Federalism is, therefore, not just a matter of Centre-State relation. It is, on the other hand, a device to ensure participative role for the representatives of the States constituting the nation, in the decision-making process. The larger the body, the greater the democratic content. In a vast country like ours, a six-member committee is undemocratic due to its centralist features. Even the laymen are part of the Commission in the U.K. It is no more an employment generation scheme. Continued and repeated consultations and screening in the British system ensure that no ineligible hand is inducted to the higher judiciary. The only valid criticism against the method in the U.K is that selection becomes a time-consuming process. But there is no allegation of judicial corruption. Nor is there allegation of sycophancy or nepotism. India too can afford such procedural fairness, for the same would ensure a clean judiciary, which is a constitutional imperative for any working democracy. But the Bills in their present form are conceptually sterile and incapable of bringing in radical reforms. This situation calls for dynamic legislative activism at all levels.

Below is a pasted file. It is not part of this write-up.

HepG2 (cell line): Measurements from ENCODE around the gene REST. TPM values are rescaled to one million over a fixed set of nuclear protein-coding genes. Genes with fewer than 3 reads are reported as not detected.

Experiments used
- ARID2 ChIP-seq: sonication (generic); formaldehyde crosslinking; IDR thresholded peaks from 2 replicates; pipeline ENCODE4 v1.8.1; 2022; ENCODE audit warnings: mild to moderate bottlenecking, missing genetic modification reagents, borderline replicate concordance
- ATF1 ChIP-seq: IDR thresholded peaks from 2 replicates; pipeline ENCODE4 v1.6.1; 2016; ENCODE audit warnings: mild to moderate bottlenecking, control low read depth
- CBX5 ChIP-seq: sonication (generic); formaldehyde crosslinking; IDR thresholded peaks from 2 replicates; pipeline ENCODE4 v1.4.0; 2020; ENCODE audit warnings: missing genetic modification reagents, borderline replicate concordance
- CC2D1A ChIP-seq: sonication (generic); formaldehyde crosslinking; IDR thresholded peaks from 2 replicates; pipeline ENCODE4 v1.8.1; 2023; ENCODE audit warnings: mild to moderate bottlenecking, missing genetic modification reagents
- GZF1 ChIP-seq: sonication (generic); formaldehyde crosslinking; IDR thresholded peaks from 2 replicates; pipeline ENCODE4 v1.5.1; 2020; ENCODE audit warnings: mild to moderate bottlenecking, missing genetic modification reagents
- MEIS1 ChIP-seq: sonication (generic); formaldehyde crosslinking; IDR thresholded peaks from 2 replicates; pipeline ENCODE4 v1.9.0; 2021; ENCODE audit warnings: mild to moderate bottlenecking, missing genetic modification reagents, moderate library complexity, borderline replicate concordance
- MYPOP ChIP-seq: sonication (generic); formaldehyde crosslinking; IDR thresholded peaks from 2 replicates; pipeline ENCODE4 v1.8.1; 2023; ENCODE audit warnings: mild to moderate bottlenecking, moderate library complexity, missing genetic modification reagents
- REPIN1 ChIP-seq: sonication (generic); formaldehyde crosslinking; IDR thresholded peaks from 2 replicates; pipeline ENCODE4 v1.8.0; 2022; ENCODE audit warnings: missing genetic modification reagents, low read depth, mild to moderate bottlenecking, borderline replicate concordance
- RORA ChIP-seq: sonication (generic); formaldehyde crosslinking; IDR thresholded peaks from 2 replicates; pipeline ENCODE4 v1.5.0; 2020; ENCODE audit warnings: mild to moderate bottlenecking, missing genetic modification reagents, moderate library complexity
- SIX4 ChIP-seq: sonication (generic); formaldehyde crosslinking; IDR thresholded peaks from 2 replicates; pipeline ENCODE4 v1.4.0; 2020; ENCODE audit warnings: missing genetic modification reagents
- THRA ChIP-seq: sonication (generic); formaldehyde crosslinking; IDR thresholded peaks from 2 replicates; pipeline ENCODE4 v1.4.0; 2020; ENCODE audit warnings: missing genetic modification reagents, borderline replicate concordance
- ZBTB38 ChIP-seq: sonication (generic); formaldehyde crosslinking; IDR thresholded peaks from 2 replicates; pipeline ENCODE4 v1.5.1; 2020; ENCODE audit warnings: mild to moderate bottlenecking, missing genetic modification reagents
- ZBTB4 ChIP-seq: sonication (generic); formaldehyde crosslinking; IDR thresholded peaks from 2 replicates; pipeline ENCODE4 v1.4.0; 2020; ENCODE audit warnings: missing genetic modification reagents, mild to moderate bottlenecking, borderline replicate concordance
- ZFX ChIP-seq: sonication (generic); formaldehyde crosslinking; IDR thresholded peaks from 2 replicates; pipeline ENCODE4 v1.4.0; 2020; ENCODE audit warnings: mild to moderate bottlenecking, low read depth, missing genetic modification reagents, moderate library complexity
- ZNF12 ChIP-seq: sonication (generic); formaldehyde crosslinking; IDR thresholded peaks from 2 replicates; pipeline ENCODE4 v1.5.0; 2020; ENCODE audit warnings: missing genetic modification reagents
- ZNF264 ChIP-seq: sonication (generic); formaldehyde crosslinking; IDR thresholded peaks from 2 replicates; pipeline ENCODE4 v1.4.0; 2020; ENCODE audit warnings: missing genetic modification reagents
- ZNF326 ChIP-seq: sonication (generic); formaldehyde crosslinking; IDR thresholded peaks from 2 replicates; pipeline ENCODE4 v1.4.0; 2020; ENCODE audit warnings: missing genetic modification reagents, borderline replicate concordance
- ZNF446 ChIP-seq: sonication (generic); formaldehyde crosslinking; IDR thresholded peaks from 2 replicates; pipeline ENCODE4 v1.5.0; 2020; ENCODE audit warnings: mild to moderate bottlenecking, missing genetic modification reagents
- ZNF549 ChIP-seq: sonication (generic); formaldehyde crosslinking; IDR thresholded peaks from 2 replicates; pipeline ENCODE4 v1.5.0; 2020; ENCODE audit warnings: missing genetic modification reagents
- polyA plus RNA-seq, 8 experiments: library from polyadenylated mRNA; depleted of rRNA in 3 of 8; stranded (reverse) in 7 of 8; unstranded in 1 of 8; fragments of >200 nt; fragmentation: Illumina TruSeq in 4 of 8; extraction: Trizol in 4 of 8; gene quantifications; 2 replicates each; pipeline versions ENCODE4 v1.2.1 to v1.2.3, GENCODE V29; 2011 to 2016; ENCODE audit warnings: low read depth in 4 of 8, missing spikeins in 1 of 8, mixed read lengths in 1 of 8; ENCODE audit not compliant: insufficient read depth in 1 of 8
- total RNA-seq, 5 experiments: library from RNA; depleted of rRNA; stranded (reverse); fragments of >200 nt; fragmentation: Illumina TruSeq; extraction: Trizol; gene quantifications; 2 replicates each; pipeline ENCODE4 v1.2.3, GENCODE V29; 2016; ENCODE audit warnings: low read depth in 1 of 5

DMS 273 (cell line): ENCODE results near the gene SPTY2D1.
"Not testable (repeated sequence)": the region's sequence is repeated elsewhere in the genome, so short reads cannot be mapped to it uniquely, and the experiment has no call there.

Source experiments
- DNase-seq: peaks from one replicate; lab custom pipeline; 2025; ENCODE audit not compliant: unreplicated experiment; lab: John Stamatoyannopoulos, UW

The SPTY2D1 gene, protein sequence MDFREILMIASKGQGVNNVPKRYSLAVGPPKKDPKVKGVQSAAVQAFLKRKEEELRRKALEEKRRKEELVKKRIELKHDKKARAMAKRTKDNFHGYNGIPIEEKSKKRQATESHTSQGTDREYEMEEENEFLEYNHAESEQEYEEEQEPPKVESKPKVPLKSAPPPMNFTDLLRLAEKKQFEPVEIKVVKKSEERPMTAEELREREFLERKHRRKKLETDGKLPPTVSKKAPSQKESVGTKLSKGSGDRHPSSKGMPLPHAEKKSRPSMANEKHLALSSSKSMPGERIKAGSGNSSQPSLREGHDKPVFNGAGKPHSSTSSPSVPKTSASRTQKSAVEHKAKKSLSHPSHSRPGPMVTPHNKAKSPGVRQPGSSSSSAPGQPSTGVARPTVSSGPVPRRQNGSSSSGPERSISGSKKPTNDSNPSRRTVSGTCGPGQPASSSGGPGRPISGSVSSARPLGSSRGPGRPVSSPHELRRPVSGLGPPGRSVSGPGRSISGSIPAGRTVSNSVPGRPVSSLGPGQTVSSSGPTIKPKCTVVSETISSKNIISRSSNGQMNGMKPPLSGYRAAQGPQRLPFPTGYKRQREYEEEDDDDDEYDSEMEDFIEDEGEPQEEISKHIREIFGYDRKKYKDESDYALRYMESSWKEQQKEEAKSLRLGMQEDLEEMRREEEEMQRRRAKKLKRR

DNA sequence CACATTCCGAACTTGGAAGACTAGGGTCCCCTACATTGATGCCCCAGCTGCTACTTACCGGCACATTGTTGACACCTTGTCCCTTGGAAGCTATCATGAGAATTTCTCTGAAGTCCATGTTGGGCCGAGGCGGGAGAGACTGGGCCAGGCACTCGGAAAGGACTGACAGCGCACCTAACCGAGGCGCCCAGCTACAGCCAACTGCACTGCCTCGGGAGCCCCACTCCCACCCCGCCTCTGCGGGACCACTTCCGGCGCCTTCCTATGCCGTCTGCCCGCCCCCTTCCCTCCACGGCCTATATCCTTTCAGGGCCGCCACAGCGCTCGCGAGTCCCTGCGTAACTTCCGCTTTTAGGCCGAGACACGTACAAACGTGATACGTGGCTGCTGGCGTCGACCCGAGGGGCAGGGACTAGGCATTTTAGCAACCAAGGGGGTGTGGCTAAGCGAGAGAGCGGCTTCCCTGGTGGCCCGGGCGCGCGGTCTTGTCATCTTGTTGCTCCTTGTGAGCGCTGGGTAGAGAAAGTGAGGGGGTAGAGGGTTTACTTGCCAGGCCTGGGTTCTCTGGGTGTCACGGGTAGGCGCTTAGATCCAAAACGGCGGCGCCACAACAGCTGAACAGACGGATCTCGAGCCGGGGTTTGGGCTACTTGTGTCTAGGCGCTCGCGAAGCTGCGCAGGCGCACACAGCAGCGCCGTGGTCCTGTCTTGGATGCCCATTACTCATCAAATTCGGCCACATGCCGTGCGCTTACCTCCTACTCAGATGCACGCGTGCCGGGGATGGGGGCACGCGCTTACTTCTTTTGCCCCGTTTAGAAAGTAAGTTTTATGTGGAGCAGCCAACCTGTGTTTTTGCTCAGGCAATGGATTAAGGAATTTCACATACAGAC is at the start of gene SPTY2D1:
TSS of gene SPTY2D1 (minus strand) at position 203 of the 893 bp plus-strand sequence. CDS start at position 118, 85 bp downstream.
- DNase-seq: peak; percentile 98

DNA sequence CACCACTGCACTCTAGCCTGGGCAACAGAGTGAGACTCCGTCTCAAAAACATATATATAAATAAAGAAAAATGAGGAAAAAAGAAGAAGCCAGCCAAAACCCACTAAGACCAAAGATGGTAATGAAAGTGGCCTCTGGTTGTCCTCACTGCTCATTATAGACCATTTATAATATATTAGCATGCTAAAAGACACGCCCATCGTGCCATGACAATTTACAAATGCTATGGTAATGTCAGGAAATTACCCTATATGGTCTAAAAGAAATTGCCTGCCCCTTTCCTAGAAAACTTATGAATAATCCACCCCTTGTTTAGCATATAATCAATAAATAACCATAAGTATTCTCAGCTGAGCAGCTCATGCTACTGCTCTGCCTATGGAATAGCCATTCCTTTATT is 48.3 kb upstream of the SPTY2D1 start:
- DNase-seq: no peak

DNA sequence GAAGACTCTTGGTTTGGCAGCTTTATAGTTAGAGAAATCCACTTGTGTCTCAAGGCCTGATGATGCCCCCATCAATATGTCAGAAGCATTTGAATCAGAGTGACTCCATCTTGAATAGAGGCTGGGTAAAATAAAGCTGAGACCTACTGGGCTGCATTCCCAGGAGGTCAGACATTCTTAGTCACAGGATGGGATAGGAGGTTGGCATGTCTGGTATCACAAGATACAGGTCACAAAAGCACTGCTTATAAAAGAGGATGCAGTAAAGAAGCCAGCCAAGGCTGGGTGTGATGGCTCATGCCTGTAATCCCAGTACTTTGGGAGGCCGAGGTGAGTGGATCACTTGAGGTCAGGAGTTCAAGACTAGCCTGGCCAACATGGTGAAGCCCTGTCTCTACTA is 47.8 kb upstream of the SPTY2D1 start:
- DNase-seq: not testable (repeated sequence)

(Kaleeswaram Raj is a lawyer practising in the Supreme Court and Kerala High Court. E-mail: kaleeswaramraj@gmail.com )


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Printable version | Oct 16, 2021 8:41:39 AM | https://www.thehindu.com/opinion/op-ed/federalism-in-judicial-appointments/article6416552.ece